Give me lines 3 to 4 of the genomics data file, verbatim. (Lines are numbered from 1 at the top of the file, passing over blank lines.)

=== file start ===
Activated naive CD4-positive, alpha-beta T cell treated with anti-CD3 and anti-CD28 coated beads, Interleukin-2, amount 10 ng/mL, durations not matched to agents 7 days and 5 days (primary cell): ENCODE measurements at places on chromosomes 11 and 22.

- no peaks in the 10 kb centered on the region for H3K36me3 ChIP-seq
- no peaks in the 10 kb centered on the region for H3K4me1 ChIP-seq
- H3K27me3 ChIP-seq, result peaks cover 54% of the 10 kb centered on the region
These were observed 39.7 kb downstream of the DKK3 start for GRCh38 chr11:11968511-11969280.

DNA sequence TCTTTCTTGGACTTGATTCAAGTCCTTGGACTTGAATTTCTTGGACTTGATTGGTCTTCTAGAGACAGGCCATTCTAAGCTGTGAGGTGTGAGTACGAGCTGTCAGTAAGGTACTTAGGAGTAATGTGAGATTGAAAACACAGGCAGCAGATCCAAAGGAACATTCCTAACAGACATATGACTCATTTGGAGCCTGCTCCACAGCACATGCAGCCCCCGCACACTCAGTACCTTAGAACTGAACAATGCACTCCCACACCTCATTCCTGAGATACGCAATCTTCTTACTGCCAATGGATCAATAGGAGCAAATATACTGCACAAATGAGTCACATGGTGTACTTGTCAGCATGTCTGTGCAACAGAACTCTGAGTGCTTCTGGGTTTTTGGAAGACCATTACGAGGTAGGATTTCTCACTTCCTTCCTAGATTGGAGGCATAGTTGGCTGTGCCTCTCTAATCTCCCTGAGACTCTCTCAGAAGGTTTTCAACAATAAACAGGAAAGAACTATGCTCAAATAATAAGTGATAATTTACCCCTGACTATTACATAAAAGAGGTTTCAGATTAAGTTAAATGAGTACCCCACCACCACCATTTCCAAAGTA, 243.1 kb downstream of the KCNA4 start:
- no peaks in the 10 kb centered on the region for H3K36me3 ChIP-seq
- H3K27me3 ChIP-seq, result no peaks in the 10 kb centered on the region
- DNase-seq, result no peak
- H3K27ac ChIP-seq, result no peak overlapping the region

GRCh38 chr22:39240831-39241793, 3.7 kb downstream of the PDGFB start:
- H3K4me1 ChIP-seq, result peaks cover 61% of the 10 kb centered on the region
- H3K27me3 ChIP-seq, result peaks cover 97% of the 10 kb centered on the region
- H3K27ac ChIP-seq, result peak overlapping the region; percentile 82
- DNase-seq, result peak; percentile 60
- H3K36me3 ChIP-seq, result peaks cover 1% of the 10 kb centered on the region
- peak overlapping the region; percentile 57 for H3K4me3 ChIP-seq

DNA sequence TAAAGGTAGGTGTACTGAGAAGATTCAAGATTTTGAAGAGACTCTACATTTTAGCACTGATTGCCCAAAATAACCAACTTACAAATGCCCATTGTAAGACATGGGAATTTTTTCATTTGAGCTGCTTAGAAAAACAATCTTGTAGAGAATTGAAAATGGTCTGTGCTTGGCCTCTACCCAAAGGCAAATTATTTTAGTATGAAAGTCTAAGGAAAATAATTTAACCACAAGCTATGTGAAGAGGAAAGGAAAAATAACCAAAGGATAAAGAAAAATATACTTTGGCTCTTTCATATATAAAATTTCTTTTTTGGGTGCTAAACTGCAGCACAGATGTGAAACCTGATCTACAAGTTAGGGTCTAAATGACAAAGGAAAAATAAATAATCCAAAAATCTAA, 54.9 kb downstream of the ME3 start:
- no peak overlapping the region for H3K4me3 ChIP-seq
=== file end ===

- no peaks in the 10 kb centered on the region for H3K4me1 ChIP-seq
- H3K27me3 ChIP-seq, result peaks cover 54% of the 10 kb centered on the region